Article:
The new ten pound note went into circulation today, hooray!
In this article you can expect to find who’s on it, where to get one from, and most importantly, is your new ten pound note worth a lot of money.
Who is on the new £10 note?
The new £10 note features legendary British author Jane Austen.
How do I get a new £10 note?
The new ten pound note went into circulation today (14th September 2017), however if last year’s new fiver release is anything to go by it could be a while before you see one.
Your best bet to find the new £10 note is in high street banks and Post Offices at first, the local shop is unlikely to have them just yet.
Which serial numbers are special on the new £10 note?
As with the new fiver last year, some serial numbers will be worth considerably more than their face value.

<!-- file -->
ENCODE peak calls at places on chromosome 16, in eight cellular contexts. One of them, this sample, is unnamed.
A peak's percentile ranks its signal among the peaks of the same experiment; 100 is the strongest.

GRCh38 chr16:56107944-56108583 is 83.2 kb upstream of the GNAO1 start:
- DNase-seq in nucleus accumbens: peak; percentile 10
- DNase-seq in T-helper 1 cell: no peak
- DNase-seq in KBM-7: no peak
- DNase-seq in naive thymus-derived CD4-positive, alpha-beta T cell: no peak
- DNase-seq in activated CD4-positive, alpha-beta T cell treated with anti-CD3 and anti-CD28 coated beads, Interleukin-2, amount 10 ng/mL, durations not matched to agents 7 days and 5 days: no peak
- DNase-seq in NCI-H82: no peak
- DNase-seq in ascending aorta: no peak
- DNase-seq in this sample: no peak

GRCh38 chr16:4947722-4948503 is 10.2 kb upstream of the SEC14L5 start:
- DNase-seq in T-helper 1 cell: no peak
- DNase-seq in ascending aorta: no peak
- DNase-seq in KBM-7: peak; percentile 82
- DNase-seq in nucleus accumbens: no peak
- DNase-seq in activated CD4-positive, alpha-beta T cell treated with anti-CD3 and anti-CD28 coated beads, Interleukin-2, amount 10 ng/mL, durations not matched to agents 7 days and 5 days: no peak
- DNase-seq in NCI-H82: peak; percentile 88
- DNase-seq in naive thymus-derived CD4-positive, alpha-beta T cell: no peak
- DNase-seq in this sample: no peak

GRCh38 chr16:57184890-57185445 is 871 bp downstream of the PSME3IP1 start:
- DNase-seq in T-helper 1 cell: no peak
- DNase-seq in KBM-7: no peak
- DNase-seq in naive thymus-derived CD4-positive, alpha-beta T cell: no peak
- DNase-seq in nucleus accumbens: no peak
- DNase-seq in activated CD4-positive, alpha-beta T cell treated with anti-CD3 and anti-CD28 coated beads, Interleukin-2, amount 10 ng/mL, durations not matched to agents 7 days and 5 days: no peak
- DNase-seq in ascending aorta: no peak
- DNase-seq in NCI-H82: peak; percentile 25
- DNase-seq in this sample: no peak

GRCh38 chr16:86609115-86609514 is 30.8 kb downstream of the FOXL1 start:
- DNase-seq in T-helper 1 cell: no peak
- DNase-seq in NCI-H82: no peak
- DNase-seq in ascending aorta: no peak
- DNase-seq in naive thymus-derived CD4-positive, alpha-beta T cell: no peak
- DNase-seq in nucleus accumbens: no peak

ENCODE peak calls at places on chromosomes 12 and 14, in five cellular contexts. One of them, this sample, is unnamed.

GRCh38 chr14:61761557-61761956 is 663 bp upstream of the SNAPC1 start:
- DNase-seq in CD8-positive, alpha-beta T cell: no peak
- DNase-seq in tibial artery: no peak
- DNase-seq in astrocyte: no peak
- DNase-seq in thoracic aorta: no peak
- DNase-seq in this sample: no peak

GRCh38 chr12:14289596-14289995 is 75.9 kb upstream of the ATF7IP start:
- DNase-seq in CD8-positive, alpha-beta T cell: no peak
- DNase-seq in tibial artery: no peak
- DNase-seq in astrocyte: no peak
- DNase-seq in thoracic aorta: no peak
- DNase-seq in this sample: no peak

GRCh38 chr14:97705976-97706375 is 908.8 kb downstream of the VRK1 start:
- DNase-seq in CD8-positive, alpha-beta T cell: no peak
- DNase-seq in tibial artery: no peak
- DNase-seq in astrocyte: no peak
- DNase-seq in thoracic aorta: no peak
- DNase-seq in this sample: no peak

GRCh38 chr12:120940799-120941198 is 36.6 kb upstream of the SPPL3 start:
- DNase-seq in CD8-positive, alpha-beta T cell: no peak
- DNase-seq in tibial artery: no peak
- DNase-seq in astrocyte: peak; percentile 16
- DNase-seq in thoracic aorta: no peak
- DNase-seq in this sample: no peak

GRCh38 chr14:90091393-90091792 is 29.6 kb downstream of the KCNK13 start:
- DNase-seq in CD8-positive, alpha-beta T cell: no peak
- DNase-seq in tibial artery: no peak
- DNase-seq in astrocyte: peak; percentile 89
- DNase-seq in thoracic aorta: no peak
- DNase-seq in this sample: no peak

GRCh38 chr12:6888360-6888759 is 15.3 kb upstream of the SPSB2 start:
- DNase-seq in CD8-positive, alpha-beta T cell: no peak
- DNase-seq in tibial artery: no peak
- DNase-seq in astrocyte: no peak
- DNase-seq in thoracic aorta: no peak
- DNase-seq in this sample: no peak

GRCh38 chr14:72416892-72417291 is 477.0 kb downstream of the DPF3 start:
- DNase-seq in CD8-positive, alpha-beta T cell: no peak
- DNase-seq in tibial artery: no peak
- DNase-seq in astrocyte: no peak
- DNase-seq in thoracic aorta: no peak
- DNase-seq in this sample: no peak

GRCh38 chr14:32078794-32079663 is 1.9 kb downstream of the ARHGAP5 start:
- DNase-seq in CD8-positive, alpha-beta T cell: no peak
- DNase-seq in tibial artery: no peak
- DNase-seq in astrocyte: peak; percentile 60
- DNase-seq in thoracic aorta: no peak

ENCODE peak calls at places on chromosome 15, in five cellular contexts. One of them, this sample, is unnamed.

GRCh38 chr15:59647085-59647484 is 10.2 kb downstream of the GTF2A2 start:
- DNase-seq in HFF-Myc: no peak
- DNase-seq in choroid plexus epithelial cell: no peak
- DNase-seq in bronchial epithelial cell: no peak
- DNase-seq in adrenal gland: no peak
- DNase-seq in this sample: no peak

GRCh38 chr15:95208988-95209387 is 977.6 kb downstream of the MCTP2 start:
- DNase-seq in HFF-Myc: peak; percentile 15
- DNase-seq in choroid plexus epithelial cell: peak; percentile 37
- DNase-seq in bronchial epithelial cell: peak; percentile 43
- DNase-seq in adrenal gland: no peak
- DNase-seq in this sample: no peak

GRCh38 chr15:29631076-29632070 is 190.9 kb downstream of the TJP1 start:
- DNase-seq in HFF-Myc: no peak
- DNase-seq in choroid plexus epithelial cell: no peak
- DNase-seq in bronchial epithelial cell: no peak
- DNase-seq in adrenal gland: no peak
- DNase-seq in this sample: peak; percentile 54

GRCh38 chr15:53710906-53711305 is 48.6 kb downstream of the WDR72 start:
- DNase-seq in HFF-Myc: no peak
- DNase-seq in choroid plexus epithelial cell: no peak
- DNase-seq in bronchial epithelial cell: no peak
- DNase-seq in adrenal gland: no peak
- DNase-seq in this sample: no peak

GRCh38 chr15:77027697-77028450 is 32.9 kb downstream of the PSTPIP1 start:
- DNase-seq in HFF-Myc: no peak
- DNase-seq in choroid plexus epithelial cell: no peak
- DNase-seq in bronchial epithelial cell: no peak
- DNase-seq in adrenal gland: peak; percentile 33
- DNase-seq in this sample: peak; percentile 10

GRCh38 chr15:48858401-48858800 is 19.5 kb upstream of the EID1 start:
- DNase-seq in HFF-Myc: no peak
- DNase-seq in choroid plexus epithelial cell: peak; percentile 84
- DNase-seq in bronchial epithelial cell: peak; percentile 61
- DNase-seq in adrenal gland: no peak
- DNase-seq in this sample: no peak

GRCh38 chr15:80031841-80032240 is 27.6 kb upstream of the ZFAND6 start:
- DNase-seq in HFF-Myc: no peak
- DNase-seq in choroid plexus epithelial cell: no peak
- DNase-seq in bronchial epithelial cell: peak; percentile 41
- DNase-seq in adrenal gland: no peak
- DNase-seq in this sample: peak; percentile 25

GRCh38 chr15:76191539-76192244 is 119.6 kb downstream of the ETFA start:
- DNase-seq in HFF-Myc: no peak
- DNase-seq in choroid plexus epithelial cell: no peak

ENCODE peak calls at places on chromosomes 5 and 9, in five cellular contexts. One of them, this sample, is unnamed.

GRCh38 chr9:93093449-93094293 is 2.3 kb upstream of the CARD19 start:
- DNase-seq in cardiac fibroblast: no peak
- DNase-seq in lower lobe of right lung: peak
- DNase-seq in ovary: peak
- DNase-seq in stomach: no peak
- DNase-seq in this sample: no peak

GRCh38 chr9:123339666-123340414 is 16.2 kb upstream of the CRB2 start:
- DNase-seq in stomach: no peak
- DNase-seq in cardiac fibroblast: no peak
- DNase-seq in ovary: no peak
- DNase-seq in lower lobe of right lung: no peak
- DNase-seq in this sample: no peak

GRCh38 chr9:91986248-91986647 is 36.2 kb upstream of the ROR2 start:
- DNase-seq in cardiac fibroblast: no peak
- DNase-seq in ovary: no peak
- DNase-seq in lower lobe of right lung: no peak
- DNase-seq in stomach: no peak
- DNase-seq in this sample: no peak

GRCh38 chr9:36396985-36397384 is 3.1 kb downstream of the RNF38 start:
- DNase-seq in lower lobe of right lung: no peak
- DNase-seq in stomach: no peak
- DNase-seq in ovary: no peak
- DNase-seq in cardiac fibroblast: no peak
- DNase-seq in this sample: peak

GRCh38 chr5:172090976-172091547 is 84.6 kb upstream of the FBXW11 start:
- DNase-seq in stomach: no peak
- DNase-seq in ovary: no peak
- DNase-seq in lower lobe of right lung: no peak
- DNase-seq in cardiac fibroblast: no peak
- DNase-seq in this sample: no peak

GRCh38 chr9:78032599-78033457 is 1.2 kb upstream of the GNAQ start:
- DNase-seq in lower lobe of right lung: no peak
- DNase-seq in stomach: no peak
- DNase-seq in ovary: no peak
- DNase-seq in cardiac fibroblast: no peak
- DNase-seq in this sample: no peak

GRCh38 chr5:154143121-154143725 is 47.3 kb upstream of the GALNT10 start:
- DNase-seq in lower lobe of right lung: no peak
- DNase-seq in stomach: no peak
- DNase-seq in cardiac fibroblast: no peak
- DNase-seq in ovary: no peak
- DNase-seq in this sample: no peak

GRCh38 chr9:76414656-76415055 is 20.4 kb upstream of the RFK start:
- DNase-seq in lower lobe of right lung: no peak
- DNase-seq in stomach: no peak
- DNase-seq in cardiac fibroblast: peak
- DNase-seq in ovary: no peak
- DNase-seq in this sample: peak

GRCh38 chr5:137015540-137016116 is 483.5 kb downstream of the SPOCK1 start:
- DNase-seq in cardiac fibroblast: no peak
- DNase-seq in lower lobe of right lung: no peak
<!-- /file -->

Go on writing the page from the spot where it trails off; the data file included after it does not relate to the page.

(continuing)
Last year there were crazy prices flying about, but there’s an added twist with this years new ten pound note.
£10 notes starting AA will be sought after again, especially those starting AAO1, AK47 and 007 for the James Bond fans like me!
However this year there’s a few more to be looking out for, JA01, JA75 for Jane Austen’s birth year, and JA17 for the year of Jane Austen’s death.
Although the JA ones will be worth money in the future, you can expect a bit of a wait before you see them, as printing starts from AA and there are 999,000 (000,001 – 999,000) so don’t be expecting to come across a JA note any time soon.
How much money are the special £10 notes worth?
The minute they go on eBay and the like there will be silly money being thrown about.
The highest prices will be when they are first released and will probably fizzle out over the year.
Last year the lowest £5 note available to the public, AA01000017, sold for a whopping £4,105, whilst looking around now you can expect no more than £2 profit.
What should I do with my old £10 note
They will be removed from circulation within the next 4 months, and you’ll be able to use it until Spring 2018.
If you want to exchange an old one for a new ten pound note you can take it to high street banks and Post Offices.
Pin for later